President Bush gets ridiculed for letting his faith impact his leadership as President. President Obama gets ridiculed for not being as open about his faith in public. Critics question the integrity of the faith of both presidents. Maybe Christians should just keep their mouths shut, at least about anything that has to do with their faith.
Common objections to Christianity abound around the right of Christians to speak in the public forum. For example, there is a loud cry amongst Christian detractors that Christians always think they are right, and therefore everyone must be wrong.
I raise the question, “What’s wrong with thinking you are right?” Doesn’t anyone who offers an opinion on anything, Christian or not, think that they are right? If they didn’t they wouldn’t offer an opinion. There is nothing wrong with thinking you are right, especially when you think you have good reasons to think you are right. Christians believe they do because the Bible is their authority on all things, and they believe it is given to us by God. That is a very good starting point for believing you are right.
So a person objects again, and says, “I don’t care what Christianity teaches, I don’t think that Christians should share their faith with others.” There are two arenas that this objection is raised. One is in politics. As Scott Sullivan writes in his article “How to Answer a Jesus Critic”, “This isn’t really a view about religion; rather you are expressing a political view about participatory government. In which the population is allowed to vote and have a voice on how the country should be run.” The Christian has a responsibility to vote just as the rest of the country does, and share why s/he is voting just like everyone else. Just because the Christian believes s/he is right, and says so with conviction doesn’t mean s/he is imposing their views on someone else. That is how our political system works.
The other area of objection is when Christians share their faith to try to convert others to Christianity. This objection really arises out of a desire not to have to deal with the claims of Christianity, and so people simply try to silence Christians. It is an important part of the Christian faith that we share what we believe with others. Jesus Christ’s last command before ascending to heaven was, “Therefore go and make disciples of all nations, baptizing them in the name of the Father and of the Son and of the Holy Spirit, and teaching them to obey everything I have commanded you.” (Matthew 28:19-20).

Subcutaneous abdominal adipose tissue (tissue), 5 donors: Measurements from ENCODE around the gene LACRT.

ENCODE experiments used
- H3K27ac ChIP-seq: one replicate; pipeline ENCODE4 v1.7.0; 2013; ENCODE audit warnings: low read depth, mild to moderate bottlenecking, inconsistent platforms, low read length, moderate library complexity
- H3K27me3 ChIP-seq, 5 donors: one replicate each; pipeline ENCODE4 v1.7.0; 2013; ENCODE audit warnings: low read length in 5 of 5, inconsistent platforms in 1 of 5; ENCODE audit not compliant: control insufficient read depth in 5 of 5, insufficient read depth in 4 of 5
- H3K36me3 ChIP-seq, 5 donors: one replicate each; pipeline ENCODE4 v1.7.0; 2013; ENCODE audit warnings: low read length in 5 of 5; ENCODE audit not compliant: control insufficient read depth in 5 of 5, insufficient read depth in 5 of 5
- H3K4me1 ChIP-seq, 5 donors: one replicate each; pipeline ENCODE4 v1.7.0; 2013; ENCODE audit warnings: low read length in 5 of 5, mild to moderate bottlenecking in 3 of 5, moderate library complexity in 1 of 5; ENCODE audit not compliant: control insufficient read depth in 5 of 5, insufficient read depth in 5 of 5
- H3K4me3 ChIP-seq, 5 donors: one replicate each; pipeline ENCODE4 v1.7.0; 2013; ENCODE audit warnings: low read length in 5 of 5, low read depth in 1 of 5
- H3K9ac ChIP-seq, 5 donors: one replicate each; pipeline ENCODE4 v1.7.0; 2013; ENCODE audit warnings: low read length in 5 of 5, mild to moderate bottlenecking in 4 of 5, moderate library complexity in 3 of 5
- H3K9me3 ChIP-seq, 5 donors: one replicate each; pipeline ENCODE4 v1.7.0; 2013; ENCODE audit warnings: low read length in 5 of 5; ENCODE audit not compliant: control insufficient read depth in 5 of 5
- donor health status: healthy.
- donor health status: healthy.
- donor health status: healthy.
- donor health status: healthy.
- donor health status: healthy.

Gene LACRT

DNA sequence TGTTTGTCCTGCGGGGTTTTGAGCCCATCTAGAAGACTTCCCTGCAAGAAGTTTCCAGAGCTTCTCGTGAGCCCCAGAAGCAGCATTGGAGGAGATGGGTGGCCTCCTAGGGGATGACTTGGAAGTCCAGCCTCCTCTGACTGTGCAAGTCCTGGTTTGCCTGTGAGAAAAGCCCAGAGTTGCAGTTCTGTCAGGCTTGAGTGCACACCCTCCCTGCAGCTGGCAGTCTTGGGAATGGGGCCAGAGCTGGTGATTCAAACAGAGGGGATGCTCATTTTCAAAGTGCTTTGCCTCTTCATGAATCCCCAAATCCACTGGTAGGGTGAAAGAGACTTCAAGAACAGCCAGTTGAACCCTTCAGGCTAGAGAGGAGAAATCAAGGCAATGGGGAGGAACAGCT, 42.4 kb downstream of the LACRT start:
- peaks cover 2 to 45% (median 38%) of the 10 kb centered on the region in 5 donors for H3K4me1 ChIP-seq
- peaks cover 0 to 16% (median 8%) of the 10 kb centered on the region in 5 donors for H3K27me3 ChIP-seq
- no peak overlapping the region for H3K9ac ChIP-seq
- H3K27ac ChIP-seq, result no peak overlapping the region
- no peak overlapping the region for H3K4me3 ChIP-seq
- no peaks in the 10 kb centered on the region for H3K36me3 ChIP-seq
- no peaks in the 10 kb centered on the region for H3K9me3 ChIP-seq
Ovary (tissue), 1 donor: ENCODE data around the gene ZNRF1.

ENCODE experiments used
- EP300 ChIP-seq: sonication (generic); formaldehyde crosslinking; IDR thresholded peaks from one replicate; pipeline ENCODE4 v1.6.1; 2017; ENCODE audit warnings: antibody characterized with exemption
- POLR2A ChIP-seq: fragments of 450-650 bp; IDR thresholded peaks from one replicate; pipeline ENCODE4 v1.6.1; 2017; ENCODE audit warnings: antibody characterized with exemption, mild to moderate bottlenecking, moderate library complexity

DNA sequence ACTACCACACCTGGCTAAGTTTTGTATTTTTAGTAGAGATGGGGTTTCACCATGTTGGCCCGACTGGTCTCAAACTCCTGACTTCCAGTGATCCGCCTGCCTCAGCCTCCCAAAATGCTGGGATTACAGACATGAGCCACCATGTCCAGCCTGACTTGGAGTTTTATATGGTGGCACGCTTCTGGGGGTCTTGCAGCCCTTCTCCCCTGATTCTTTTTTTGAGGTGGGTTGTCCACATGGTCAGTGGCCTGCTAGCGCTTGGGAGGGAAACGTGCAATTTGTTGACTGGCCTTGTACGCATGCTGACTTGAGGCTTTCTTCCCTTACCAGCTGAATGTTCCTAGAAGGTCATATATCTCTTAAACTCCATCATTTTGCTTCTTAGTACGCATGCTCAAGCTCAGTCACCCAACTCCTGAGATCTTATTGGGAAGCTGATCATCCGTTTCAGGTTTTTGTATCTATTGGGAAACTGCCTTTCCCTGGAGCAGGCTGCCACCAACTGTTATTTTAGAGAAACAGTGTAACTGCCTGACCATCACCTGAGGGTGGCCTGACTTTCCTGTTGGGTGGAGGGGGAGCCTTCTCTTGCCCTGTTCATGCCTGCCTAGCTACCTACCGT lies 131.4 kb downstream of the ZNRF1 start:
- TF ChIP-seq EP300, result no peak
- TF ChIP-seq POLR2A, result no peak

Again, Dr. Sullivan comments on this objection by writing, “If Christianity is true, then helping others to see this fact is the most loving thing one can do for them. So the issue is not really about evangelism (sharing your faith with others), but whether or not Christianity is true.” That is a question that is at the crux of these objections. Christians not only think what they believe is true, they also believe that realizing this is something everyone needs to consider because the decision someone makes about whether a person believes in Jesus Christ has eternal implications. This is true, not because I say so, but because Jesus said so. In John 14:6 we read, “Jesus answered, “I am the way and the truth and the life. No one comes to the Father except through me.”
We humans don’t like to admit we’re wrong, and we don’t like to lose control of our lives. For both Christians and non-Christians, the Bible always challenges us to do both, admit we are wrong and give control of our lives to God. This is the great challenge of not just having faith, but also growing in faith.
How often have you shared your faith in the public forum? Are you a Christian who thinks that faith is a private matter, and we shouldn’t talk about it? Where in the Bible is that idea taught? Take a look at I Peter 3:15 and talk about what this means with someone else.
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